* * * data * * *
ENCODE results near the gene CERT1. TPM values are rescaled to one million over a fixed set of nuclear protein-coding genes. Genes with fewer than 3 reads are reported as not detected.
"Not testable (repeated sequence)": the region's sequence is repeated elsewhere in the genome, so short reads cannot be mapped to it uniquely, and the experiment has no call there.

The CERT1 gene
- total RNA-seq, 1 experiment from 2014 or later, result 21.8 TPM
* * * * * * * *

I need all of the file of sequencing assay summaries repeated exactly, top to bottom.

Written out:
ENCODE results near the gene CERT1. TPM values are rescaled to one million over a fixed set of nuclear protein-coding genes. Genes with fewer than 3 reads are reported as not detected.
"Not testable (repeated sequence)": the region's sequence is repeated elsewhere in the genome, so short reads cannot be mapped to it uniquely, and the experiment has no call there.

The CERT1 gene
- total RNA-seq, 1 experiment from 2014 or later, result 21.8 TPM